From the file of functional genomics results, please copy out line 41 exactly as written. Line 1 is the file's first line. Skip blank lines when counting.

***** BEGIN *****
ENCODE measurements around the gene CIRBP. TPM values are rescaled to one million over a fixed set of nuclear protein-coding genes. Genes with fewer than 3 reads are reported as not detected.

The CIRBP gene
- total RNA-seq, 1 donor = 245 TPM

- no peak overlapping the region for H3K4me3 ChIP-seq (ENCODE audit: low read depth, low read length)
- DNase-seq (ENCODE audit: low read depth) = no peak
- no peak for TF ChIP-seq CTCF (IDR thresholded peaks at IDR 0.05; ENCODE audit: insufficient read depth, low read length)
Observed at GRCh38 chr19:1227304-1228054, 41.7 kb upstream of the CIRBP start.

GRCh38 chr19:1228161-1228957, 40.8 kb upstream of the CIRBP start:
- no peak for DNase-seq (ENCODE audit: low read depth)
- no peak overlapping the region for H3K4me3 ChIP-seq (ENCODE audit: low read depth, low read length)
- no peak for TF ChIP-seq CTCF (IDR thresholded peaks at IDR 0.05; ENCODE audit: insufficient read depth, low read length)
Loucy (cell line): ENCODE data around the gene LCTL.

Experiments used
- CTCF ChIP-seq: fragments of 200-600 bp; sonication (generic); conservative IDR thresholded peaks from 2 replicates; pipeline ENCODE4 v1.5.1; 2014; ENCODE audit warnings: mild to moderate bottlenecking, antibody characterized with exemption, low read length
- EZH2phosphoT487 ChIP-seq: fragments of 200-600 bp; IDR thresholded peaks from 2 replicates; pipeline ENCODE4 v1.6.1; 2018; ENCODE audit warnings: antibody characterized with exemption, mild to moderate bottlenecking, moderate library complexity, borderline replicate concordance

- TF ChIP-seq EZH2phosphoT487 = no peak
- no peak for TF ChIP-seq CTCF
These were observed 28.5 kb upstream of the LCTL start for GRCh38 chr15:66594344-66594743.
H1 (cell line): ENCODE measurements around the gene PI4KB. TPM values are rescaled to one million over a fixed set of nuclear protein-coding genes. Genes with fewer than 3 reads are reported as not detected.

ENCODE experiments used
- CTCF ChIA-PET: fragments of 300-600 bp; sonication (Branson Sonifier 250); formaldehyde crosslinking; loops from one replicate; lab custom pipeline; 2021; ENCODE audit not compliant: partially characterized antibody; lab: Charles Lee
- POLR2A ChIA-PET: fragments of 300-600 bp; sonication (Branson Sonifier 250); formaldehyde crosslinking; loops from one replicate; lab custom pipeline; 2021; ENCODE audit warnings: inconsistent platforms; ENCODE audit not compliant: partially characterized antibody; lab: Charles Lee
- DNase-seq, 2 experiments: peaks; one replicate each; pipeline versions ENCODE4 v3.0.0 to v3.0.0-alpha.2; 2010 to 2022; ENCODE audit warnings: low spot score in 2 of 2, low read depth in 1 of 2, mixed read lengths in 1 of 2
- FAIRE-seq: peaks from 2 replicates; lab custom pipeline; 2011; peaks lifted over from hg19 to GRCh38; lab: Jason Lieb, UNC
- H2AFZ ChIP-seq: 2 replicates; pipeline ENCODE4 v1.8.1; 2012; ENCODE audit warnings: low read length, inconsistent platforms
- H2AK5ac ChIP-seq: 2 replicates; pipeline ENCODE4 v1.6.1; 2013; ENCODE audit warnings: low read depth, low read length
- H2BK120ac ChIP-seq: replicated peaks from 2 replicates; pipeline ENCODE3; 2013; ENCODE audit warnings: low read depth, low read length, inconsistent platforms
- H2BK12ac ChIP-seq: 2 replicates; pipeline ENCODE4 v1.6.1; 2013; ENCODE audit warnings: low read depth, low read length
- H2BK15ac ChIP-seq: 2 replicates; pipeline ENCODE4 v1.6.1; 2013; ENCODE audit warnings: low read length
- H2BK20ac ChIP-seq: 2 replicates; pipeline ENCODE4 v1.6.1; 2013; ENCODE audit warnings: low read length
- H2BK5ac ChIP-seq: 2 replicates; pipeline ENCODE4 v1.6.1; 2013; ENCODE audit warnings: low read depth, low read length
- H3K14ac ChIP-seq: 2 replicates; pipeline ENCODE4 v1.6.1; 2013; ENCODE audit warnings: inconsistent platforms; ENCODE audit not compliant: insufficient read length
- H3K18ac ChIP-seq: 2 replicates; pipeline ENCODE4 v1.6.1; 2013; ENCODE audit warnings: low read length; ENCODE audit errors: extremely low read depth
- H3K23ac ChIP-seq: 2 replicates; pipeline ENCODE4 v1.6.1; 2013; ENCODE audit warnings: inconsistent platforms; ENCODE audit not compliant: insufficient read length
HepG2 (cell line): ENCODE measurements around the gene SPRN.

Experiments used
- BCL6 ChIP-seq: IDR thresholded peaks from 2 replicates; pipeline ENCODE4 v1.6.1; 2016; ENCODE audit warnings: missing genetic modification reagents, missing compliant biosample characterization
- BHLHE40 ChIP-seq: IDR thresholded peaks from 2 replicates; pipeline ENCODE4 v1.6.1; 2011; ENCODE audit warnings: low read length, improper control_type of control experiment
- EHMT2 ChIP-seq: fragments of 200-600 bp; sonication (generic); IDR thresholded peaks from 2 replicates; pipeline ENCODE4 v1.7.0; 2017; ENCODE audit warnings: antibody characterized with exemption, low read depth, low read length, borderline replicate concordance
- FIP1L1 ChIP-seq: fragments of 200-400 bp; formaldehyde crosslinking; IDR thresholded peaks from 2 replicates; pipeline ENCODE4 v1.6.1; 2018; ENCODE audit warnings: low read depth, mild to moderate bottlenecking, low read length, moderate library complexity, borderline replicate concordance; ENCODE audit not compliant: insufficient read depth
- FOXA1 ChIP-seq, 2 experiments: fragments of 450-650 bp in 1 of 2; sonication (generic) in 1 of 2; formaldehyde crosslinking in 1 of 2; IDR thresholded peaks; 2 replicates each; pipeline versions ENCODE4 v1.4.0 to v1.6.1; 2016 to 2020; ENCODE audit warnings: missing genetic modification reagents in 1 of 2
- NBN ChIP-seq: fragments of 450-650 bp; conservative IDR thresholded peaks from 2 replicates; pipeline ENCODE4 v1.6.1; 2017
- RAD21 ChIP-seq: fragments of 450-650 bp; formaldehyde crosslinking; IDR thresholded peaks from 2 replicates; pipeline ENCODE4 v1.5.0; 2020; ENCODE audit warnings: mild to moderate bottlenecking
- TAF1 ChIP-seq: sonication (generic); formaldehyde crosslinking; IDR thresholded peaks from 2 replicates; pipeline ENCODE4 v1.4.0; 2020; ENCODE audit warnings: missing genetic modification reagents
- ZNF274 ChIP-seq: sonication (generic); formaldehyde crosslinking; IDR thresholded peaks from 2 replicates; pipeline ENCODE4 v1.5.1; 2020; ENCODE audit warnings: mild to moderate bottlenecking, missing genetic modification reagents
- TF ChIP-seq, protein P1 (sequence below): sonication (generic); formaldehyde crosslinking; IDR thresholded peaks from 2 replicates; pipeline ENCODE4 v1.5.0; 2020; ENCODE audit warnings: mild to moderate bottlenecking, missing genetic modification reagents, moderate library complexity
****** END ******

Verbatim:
- FOXA1 ChIP-seq, 2 experiments: fragments of 450-650 bp in 1 of 2; sonication (generic) in 1 of 2; formaldehyde crosslinking in 1 of 2; IDR thresholded peaks; 2 replicates each; pipeline versions ENCODE4 v1.4.0 to v1.6.1; 2016 to 2020; ENCODE audit warnings: missing genetic modification reagents in 1 of 2